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The Green Vote

City, state and nation move closer to legalization


The first–and perhaps last–round of local elections are less than a week away, and for any of you cannabisseurs out there who may be wondering if these contests will have any impact on the status of medical marijuana in Jacksonville, the short answer is: nope. Like most cities in Florida, ours will be taking its cues on the subject from Tallahassee, where the new governor is moving forward with plans to allow patients to smoke the pot (if properly licensed, of course). That will directly benefit the city’s thousands of medical card-holders, as well as the ever-growing number of dispensaries and other businesses being built to service that demand.

I will note, however, that regardless of who wins the race for mayor, sheriff and/or any of the 19 city council spots up for grabs, one expects the post-election power structure of Jacksonville to coalesce around the same general consensus that is slowly emerging around the country, namely that marijuana needs to be decoupled from other existing drug-war protocols. The nation is starting to recognize that the resources wasted on locking up pot smokers can be spent on other things–like locking up everyone else. We have already seen that process playing out in larger cities like New York and Washington, D.C. With violent crime remaining a major problem here, law enforcement and civilians alike will be looking frantically for any option available to maximize taxpayer ROI. Scaling back the criminalization of nonviolent possession cases is the most logical first step to free up real money for the real work that needs to be done. And all available evidence suggests that voters fully support such changes.

For example, the Public Opinion Research Laboratory at UNF (which has rapidly emerged as one of the leading polling organizations in the entire state) recently published results of a statewide poll showing that, much like the rest of the country, Floridian support for full legalization is trending upward. According to the poll, which was conducted from February 20 to 27, some 87 percent of respondents “strongly or somewhat support allowing adults in Florida to legally use smokable marijuana for medical purposes if the doctor prescribes it.” That suggests firm bipartisan support for the moves Governor Ron DeSantis is making in that direction. Now, going a good bit further down that slippery slope, 62 percent “strongly or somewhat support allowing adults in Florida to legally possess small amounts of marijuana for recreational use.”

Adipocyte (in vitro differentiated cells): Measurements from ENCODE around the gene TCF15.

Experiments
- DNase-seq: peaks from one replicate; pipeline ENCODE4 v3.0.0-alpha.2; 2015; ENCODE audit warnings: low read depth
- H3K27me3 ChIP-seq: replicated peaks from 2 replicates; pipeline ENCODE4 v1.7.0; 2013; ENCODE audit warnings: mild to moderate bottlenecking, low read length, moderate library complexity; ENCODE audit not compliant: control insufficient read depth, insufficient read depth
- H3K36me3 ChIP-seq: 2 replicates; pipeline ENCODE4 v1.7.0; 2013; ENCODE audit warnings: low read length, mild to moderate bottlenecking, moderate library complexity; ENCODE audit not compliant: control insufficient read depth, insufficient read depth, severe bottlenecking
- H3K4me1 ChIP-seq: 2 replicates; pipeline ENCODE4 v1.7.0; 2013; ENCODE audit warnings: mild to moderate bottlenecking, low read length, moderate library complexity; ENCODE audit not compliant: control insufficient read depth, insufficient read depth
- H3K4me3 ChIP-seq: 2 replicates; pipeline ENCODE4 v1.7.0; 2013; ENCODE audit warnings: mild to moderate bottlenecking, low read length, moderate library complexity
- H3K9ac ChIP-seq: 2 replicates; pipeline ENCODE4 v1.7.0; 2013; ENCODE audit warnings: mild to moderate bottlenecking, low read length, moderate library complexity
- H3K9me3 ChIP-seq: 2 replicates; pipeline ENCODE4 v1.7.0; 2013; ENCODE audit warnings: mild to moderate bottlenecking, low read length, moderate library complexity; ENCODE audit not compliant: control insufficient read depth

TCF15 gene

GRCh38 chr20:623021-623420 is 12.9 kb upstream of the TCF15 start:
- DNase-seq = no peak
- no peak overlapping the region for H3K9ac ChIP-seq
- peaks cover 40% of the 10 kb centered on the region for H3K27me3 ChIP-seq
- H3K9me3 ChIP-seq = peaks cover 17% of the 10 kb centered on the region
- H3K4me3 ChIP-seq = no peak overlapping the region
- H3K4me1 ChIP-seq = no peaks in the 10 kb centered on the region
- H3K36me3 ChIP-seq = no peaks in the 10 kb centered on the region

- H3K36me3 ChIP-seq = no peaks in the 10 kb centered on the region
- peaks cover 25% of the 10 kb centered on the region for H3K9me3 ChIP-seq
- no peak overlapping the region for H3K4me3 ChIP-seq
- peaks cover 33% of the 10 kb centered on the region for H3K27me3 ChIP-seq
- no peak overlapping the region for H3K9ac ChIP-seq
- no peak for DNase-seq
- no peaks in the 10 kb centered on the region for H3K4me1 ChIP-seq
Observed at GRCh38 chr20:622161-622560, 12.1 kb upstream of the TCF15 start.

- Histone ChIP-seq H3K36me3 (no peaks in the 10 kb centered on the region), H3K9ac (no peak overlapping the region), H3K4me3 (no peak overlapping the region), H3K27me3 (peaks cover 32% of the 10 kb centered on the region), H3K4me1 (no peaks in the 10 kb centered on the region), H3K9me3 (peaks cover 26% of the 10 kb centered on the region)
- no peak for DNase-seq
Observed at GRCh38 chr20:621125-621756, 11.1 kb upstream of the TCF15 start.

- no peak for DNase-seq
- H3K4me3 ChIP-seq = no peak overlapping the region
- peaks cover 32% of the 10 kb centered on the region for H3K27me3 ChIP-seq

The poll was built from a sample group of 870 registered Florida voters, all of whom seem like the type of people I would enjoy hanging out with. While there is plenty of room for argument about the sample size, the methodology and the potential internal biases related to this (and pretty much every) poll, it’s worth noting that these results appear consistent with similar studies undertaken all over the country. So if the city’s next generation of political leaders feels inclined to liberalize cannabis policy, they can credibly claim a mandate on this subject, if not necessarily any other.

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